The fourth novel in the sequence was published seven years later, with a different publisher. In the meantime, she had written her best-known book The Golden Notebook, which changed the perspective on the last two volumes of this series. In the fourth book, it is nearly the end of World War II and Martha remains unhappily married but has an affair with Thomas Stern who is a Polish Jew working as a gardener. The affair is short-lived but Lessing readily accepts firstly that their communication is telepathic and, secondly, that Thomas dies insane but that his madness is not necessarily any worse than sanity. The last novel is the longest of the series and certainly the most complex. Martha is now in London after World War II She is staying with the Coldridge and, through Martha and the Coldridges, we see the changes happening in Britain and the world during the post-war period. And, once again, telepathic communication becomes the key element for Martha as she establishes a close relationship with Lynda Coldridge in this way and, when there is a nuclear holocaust at the end, it is this method of communication that some of the survivors who had foreseen the catastrophe use to carry on.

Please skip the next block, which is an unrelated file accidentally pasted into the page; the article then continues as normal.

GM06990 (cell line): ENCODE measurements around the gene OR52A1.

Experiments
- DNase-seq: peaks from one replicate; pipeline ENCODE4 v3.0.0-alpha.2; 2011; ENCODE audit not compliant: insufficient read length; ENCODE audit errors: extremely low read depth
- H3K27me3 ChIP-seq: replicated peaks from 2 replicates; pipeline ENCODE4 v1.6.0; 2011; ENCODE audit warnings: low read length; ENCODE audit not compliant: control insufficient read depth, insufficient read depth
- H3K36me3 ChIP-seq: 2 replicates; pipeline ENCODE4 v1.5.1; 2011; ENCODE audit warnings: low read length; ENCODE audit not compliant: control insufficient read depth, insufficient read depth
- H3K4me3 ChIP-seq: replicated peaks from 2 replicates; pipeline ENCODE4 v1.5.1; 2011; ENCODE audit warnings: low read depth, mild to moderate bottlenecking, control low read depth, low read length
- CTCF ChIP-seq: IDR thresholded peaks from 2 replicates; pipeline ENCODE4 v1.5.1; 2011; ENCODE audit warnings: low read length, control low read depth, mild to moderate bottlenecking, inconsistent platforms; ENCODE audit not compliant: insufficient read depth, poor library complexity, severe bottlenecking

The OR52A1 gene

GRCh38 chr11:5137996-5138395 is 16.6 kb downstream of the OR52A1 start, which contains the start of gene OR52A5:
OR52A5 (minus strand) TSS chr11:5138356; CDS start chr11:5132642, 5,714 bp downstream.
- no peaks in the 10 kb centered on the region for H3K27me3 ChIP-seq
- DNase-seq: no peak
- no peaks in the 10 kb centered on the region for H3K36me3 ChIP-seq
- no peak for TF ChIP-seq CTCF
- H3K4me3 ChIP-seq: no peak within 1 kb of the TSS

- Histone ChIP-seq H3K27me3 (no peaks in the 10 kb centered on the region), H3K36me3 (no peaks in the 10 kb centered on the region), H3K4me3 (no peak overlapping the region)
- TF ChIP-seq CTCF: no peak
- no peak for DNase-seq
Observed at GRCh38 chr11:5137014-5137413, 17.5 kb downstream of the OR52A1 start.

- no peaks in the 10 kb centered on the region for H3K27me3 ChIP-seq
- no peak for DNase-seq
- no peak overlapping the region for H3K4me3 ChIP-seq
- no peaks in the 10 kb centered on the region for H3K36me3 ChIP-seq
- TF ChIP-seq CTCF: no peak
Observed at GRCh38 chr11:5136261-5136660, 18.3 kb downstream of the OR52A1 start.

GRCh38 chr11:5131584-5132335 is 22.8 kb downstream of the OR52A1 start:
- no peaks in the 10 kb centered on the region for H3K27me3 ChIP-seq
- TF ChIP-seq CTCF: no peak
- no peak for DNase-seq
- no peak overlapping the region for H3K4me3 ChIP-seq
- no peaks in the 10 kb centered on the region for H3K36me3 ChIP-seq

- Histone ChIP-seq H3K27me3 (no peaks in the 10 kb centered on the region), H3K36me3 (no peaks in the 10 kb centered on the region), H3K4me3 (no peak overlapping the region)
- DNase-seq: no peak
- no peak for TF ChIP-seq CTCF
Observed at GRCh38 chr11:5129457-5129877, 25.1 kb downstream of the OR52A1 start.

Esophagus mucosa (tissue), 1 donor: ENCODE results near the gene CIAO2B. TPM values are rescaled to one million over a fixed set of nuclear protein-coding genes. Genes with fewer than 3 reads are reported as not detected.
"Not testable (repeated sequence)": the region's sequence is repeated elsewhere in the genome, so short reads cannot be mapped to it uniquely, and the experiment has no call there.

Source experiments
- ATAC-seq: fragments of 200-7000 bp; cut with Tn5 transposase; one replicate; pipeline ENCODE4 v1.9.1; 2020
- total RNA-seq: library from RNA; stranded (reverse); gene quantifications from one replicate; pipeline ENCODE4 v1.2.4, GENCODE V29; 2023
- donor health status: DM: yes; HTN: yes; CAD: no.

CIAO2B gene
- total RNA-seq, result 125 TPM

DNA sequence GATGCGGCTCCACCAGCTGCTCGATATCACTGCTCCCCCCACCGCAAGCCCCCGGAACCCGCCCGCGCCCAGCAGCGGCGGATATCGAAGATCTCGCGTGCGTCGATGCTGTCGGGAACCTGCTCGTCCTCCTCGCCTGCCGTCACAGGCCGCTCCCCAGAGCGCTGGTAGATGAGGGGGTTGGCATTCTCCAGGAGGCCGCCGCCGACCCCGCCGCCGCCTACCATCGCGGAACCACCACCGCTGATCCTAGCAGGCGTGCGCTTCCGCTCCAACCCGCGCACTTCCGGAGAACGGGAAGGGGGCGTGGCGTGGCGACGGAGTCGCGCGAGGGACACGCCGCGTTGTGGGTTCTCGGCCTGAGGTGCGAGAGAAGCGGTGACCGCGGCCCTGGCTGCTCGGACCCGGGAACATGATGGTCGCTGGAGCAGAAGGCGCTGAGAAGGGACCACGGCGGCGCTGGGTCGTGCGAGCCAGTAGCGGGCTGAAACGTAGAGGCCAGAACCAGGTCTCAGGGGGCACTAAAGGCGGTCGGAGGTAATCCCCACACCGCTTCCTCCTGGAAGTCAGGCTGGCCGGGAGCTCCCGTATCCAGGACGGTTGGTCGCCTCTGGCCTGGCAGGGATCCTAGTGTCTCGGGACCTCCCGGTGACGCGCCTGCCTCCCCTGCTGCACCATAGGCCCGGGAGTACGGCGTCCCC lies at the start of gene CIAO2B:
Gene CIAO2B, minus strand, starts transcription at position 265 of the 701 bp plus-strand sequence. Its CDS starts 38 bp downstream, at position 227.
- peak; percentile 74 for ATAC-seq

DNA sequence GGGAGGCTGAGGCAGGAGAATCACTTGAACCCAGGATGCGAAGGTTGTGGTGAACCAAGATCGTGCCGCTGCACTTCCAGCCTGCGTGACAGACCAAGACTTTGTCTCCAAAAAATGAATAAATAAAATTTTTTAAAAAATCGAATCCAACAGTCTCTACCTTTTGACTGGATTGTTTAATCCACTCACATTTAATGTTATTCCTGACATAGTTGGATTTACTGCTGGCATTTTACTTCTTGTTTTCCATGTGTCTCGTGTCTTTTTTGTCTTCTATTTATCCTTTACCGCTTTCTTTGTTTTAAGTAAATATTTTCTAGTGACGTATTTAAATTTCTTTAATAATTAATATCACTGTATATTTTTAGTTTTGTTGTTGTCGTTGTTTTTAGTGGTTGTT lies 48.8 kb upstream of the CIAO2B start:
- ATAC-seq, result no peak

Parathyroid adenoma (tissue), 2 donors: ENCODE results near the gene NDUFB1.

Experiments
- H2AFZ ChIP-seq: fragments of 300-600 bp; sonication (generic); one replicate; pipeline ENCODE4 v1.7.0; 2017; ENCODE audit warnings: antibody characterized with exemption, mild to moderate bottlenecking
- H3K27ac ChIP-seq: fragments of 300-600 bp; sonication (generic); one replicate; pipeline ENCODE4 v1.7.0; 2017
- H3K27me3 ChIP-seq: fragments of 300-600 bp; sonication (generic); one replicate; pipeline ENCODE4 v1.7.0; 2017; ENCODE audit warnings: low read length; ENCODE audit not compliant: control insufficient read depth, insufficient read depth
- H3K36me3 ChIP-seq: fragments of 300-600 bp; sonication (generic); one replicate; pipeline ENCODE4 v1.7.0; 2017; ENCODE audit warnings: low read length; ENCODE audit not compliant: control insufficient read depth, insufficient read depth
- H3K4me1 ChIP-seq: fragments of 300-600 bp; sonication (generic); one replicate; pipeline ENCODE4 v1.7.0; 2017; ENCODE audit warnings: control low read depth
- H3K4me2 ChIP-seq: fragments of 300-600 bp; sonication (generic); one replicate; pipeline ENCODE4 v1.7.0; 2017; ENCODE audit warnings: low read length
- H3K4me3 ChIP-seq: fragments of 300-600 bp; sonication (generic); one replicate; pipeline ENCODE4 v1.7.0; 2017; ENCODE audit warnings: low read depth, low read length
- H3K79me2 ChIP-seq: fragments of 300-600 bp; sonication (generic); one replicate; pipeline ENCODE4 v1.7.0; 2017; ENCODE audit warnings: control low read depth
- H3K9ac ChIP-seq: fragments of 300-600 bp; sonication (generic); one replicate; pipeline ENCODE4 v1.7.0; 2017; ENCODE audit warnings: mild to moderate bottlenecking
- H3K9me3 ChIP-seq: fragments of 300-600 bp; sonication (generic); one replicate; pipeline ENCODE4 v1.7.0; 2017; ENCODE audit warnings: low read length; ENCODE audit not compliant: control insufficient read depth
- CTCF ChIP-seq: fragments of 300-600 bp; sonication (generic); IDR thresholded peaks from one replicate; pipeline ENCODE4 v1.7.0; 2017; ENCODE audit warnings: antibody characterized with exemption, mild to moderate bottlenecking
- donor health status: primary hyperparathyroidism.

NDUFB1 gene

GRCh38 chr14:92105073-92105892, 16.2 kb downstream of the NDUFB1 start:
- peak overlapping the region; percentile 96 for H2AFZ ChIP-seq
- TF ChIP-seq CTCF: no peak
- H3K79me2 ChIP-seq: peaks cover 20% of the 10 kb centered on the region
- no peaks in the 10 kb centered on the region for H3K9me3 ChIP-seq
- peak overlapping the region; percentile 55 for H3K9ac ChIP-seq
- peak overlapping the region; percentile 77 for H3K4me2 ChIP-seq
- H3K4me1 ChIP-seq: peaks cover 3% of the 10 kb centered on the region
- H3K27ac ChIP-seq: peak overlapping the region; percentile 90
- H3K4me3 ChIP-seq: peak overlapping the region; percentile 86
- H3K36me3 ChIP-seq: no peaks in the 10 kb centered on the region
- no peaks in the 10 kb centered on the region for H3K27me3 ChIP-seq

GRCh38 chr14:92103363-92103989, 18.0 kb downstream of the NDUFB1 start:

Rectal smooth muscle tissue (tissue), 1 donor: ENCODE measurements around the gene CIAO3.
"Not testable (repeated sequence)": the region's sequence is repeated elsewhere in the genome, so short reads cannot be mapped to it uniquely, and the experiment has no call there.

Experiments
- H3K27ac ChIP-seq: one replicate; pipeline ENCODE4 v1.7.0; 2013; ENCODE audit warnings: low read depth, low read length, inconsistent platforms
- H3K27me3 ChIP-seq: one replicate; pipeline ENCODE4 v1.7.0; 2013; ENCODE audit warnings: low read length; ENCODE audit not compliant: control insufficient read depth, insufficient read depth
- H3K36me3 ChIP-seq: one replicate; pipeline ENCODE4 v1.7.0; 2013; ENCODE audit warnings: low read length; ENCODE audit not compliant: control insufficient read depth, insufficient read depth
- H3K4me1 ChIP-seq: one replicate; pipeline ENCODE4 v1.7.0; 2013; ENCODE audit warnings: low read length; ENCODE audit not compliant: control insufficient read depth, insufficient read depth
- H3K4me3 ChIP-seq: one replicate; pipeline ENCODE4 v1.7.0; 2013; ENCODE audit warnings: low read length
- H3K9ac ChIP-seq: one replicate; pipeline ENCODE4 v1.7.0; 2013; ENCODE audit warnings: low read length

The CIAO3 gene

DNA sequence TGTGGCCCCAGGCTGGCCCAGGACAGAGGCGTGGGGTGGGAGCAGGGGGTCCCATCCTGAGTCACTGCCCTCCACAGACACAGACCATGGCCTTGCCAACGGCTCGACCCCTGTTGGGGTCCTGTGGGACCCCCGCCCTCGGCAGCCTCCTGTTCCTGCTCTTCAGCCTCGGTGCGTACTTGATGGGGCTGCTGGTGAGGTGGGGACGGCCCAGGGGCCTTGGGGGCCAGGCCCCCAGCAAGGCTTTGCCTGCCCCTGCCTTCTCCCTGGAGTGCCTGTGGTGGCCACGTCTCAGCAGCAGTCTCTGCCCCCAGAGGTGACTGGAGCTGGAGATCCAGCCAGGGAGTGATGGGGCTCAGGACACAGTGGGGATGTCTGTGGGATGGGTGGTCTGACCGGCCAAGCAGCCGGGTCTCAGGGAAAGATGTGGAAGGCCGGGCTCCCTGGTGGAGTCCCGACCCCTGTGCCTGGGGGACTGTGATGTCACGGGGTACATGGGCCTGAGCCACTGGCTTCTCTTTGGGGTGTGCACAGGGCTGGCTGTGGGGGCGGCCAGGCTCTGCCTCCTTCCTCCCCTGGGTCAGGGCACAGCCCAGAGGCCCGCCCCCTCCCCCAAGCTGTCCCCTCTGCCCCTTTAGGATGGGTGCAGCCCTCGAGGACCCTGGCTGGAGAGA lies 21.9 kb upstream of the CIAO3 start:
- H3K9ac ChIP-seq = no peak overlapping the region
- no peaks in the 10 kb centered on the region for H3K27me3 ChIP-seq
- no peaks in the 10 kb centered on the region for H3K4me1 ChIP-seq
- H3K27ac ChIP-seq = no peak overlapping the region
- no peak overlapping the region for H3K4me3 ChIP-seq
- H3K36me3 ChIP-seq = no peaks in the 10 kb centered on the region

The entire five book sequence is, of course, far more complex than I have painted it here. First and foremost, it is a Bildungsroman with a clear feminist perspective. Secondly, it becomes a political statement, from the left-wing point of view, on colonialism and war. Finally - and this is something that comes towards the end with Lessing's changing views and her increased interest in Sufism and the work of R D Laing - there is the transcendental view, the idea that what really happens is not what we see but way beyond that. You may agree or disagree with Lessing's perspective but it colours her novel in way that you cannot ignore. Martha's quest for the four-gated city has been circular rather than linear. There is not a direct progression as in other Bildungsromans but, rather, a more circular development, each stage building on the preceding one. This is not an easy book - particularly the last one - but, apart from The Golden Notebook, the most rewarding.